1794.23 - "Half-Pay"

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British War Poetry in the Age of Romanticism 1793-1815, by Betty T. Bennet, Edited by Orianne Smith

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1794.23
Half-Pay
"A. Rambler"
[Capt. Jos. Badworth][1]
The Gentleman's Magazine, LXIV (December 1794), p. 1129

        Written at Gibraltar, on a
        very stormy evening, with
        the melancholy prospect of
        going upon half-pay.

I.

What is't to toil amidst the din of war,
To talk of honour, or a dreadful fear,
To live on hope, the shadow'd best we have,
With ling'ring wounds that torture to the grave!
Yet even hope, delusive hope, is fled,
Half-pay must cover a once-bleeding head!
A fate too oft the worn-out soldier meets,
Such too the friendless of our British fleets;
Not like those idle baskers in the sun,
Who reap the profits that the brave had won,
Who never knew, nor ever wish'd to know,
What 'tis to struggle 'gainst a hardy foe;
But men, whose actions with the war forgot,
Slip from the Minister's Protean thought.
Alas! 'tis painful such a change to tell,
To bid our friends in arms a longing, last, farewell!

II.

Soldiers, and Brother Soldiers, doubly dear,
The time will come we meet no longer here;
No more is heard the thund'ring cannon's roar;
Calpe is silent; Echo says no more;
No more terrific to Iberia now,
Yet scournful frowns with dark unalter'd brow;
Her harden'd front at rest from fruitless rage,
Whilst Hist'ry plants her in the choicest page.
But halt!—Carnage is o'er, and we must go
To other climes; ah! where we cannot know.
Chance must direct, parent of hidden wiles,
To guess—as useless as past Fortune's smiles;
But, wheresoe'er it is, we part with pain,
For separation breaks the soldier's chain.
Alas! 'tis rueful such a change to tell,
To bid our friends in arms a longing, last, farewell!

III.

Oft has been heard, when fight imbrues the plain
(Where many a gallant Englishman is slain),
The loudest plaudits through the country rise,
And empty approbation is the prize;
Such as a nation on her ROCK bestow'd,
When no rich manna[2] from the fount o'er-flow'd;
Promotion lost, and hard the soldier's fare,
For thanks alone are nothing more than air.
And now fair Peace her genial influence sends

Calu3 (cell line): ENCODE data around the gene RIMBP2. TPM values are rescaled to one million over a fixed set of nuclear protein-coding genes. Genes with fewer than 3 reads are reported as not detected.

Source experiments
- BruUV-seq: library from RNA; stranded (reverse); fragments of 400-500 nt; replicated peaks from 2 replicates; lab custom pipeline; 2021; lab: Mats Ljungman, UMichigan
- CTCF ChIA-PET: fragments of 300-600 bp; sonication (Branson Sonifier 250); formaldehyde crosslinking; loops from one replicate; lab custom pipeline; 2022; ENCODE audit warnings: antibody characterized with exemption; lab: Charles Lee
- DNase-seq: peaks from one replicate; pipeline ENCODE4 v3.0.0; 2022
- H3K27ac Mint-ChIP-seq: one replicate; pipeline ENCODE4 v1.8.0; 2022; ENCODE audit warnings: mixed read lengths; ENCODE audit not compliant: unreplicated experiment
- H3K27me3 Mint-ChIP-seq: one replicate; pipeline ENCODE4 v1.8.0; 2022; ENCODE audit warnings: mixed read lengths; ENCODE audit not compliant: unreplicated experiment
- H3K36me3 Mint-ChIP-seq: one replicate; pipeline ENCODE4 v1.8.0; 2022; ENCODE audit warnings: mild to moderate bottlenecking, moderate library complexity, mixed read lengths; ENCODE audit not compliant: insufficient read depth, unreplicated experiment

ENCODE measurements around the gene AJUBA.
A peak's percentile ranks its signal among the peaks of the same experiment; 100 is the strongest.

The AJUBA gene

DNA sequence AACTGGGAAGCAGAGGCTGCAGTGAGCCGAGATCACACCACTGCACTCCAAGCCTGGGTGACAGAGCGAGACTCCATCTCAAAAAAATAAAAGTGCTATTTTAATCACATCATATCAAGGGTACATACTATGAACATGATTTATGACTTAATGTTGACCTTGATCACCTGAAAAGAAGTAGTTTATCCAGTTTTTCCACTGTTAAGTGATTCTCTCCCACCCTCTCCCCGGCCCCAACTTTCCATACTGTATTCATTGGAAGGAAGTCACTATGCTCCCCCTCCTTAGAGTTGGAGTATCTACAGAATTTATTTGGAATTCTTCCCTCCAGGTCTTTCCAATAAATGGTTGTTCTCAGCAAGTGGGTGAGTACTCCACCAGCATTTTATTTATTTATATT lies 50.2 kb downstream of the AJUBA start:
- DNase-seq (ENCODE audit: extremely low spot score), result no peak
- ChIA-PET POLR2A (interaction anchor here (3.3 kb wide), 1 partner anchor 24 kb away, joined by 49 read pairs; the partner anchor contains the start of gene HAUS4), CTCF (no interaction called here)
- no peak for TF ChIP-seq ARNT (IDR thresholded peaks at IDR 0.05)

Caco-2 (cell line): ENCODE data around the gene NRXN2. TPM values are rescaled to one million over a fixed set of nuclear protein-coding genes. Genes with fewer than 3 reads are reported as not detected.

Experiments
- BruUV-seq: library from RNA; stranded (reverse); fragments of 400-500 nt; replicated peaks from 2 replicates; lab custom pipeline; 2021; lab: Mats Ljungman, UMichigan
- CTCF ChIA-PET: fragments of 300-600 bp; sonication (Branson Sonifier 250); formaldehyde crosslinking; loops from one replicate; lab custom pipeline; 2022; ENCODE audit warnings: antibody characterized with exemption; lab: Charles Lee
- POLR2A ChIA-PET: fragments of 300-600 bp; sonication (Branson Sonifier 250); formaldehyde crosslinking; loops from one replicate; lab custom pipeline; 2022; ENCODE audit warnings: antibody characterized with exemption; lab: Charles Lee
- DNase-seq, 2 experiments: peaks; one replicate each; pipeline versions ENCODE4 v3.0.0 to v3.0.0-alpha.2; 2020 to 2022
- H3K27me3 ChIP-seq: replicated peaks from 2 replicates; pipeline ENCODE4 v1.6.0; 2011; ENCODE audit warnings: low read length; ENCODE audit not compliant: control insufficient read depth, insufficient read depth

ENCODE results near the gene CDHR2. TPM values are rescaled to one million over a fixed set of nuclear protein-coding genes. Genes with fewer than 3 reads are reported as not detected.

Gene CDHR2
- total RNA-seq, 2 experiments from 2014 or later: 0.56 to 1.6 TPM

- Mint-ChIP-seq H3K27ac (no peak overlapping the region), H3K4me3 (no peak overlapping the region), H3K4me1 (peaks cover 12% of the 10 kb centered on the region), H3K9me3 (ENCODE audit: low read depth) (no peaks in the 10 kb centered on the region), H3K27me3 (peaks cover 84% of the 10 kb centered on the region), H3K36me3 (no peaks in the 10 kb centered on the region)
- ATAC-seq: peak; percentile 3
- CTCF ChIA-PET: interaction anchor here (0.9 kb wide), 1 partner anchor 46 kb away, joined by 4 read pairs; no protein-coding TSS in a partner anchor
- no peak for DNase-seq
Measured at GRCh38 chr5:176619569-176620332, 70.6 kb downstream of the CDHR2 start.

To stop the glut of war, when foes are friends,
The time so wish'd-for by each hostile side,
The downy time that life should be enjoy'd;
Ah! then it is the soldier droops alone,
Retires with penury, and lives unknown.
Alas! 'tis painful such a change to tell,
To bid our friends in arms a longing, last, farewell!

IV.

Should all the little stock be starv'd Half-pay,
Hope gleans no comfort from the coming day;
(Hope always was a shadow in my breast,
Nor e'er dropp'd anchor near some place of rest;)
Onward Time drags; relations now no more,
Who would have added to the scanty store;
Some (not a few) whom fortune so much chang'd,
Their wealth as useless as their hearts estrang'd;
Whilst the old soldier sickens at his fate,
In the lone dulness of forlorn retreat.
Yet, should he hear again of War's alarms,
And Britain's voice call forth her sons "to arms!"
His breast would glow with retrospective fire,
For the true brave ne'er willingly retire.—
Alas! 'tis painful such a change to tell,
To bid our friends in arms a longing, last, farewell!

V.

Ah! should old Time the embers quench, and say,
"Thou canst no more, thine ev'ry hair is gray;
"Thy veins start high above the palsied hand,
"That once with vig'rous nerve obey'd command;
"Thy head hangs drooping o'er thy furrow'd breast,
"Where once the tender passion was—a guest;
"Trem'lous thy speech; scarce canst thou find  
                                    thy way;
"And faithful tell'st thy story thrice a day;
"Thy legs, the crutches to thy tott'ring frame,
"The body's feeble partnership proclaim;
"Therefore, my vet'ran, thou must now no more;
"Thy zeal is only left, thy pow'rs are o'er;
"Let the bold youth, whose bosoms pant for fame,
"Come forth exulting in the British name;
"Such should advance, with prudence for a guide,
"Proud of their country, such their country's pride;
"Give them the wishes of thy worn-out breast,
"But let thy head in calm oblivion rest.
"Go! to thyself re-think thy actions past,
"Weigh ev'ry hour, prepare to meet the last;
"By such great means make happiness thy own:
"In youth thou serv'd'st thy King; in age serve
God alone!"


Notes

1. The author of this poem is identified in the same issue of The Gentleman's Magazine, p. 1128, as Capt. Jos. Badworth, late Lieutenant of the 72nd, or Royal Manchester Volunteers in the Bengal Artillary, and the North Hants Militia, author of The Siege of Gibralter and A Fortnight's Ramble to the Lakes.

2. [Author's note]: "At that time subalterns had only about six pounds bat and forage money.

It is notorious that no officers ever had less promotion than those of the old garrison of Gibralter, the regiments having more brevet field officers than any in the service, and promotion being refused out of the garrison."

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September 2004

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